Humanistic Paganism

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Literal Minded Atheism

Whether the gods are objectively real is the least interesting question you can ask about a person’s religious experience. What is much more interesting is the subjective reality of their experience. What was the experience was like for them? And what does it mean to them in the context of their life? People’s religious experiences aren’t going to help us put a person on Mars or cure cancer, but they can help us understand why we want to put a person on Mars or why should try to cure cancer.

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Literal Gods Are for the Literal Minded: Re-Enchanting Polytheism

The disenchantment of the world happened, not when we stopped seeing gods and spirits in nature, but when we stopped seeing our essential connection to nature. Personifying rivers and trees with dryads is not going to accomplish this. Rather, we need to realize our essential oneness, the manifold ways in which we are connected to the rivers and the trees–whether or not we find gods in them.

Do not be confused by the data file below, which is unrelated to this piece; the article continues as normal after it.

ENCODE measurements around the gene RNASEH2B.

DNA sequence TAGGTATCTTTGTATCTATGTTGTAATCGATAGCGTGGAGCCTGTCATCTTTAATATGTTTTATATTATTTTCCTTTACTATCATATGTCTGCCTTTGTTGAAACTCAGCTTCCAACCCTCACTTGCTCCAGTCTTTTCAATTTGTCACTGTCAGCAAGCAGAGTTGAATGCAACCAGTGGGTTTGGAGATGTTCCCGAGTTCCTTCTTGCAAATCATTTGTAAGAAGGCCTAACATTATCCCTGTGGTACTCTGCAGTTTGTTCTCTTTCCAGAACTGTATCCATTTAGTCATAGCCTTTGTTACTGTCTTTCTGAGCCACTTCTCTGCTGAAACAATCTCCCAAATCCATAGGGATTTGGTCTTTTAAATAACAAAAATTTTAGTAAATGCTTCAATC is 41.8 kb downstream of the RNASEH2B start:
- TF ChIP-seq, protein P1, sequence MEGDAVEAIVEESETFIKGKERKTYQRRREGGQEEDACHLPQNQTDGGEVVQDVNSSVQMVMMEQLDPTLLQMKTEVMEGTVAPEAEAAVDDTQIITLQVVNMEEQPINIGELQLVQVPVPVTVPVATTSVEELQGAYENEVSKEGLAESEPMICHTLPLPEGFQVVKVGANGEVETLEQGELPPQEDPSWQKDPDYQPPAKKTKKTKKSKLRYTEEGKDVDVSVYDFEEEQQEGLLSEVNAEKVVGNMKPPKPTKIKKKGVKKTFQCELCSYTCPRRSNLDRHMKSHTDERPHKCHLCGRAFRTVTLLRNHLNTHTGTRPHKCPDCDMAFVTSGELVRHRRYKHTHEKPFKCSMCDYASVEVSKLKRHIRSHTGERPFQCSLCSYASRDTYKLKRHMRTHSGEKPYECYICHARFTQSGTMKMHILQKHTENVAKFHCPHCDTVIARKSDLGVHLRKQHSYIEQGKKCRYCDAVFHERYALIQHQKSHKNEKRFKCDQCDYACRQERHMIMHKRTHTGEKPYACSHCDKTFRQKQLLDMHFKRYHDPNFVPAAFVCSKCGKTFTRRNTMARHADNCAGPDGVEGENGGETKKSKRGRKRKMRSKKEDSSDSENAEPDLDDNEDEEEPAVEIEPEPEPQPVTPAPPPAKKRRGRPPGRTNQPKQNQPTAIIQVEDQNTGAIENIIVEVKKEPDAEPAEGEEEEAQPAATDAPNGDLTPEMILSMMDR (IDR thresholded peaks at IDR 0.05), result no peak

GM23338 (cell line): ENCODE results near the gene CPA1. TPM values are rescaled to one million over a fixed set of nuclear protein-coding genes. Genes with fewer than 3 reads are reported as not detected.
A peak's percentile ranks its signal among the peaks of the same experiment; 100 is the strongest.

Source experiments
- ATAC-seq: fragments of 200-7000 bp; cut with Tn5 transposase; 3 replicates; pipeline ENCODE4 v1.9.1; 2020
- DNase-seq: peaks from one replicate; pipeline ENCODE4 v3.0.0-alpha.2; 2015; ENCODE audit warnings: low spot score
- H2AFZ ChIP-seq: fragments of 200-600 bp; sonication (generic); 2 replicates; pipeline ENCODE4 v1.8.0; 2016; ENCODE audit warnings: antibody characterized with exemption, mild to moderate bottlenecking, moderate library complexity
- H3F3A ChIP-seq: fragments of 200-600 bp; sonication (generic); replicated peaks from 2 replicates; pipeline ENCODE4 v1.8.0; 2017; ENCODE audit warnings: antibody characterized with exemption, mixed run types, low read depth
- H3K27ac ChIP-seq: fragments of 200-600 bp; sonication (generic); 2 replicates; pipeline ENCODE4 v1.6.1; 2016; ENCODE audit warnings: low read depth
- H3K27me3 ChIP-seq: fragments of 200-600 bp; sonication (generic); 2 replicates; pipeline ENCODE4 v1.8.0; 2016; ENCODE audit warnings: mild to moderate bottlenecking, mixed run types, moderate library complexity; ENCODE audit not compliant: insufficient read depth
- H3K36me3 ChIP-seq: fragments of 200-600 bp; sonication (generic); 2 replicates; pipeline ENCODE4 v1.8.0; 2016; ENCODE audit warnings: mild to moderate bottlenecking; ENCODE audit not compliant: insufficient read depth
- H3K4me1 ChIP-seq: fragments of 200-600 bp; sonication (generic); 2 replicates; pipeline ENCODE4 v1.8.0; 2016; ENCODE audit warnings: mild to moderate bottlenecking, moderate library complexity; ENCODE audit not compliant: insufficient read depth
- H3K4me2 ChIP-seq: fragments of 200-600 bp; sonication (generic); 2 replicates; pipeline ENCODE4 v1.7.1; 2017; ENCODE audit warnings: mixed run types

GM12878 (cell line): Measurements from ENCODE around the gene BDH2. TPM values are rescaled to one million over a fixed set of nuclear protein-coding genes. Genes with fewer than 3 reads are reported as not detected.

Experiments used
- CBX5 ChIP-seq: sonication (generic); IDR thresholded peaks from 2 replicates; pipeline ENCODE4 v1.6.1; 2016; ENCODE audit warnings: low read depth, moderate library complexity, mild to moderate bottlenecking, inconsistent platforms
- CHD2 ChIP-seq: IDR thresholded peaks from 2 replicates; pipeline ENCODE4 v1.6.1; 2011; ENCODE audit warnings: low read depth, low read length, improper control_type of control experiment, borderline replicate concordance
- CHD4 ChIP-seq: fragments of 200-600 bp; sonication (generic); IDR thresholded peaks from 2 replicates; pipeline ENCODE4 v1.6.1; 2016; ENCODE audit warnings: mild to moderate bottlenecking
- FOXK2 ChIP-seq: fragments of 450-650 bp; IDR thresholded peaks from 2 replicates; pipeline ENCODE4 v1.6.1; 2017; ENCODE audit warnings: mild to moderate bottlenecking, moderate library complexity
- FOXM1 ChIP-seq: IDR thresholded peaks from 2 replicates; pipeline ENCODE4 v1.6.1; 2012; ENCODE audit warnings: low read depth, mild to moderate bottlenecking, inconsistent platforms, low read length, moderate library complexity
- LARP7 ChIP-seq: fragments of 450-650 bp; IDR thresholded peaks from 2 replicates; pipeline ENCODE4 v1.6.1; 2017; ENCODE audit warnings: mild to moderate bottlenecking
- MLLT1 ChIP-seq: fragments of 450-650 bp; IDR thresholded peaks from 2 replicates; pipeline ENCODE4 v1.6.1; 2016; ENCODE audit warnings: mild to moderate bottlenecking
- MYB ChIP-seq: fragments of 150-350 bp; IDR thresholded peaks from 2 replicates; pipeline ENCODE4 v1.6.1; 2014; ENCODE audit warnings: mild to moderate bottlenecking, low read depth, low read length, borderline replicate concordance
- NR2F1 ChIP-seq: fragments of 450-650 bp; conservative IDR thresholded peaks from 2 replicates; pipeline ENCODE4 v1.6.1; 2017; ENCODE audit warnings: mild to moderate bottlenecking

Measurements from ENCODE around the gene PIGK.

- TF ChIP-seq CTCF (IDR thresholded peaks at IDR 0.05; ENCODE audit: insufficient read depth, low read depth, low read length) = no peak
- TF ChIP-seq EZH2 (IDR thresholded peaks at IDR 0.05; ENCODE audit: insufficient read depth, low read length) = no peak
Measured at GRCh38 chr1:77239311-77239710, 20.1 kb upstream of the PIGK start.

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The Problem and the Promise of Paganism, and Why One Looks a Lot Like the Other

In spite of the uncritical attitudes and superstitious ideas that haunt a lot of Paganism, I still call myself a Pagan. I am still a Pagan because I believe Paganism has the potential to bring together the wisdom of our animistic forebearers and the discoveries of contemporary science in a way that has the power to reenchant the world.

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“Are Humanistic Pagans building a temple in Iceland?” by John Halstead

We Humanistic Pagans may have kin in Iceland.

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“‘As the gods pour, so do mortals’: An alternative conception of divine reciprocity” by John Halstead (Part 2)

PART 2: AN ALTERNATIVE CONCEPTION OF DIVINE RECIPROCITY In Part 1 of this essay (published last month), I critiqued a popular understanding of divine reciprocity. But there is another conception of divine reciprocity. It is rooted in the notion of…

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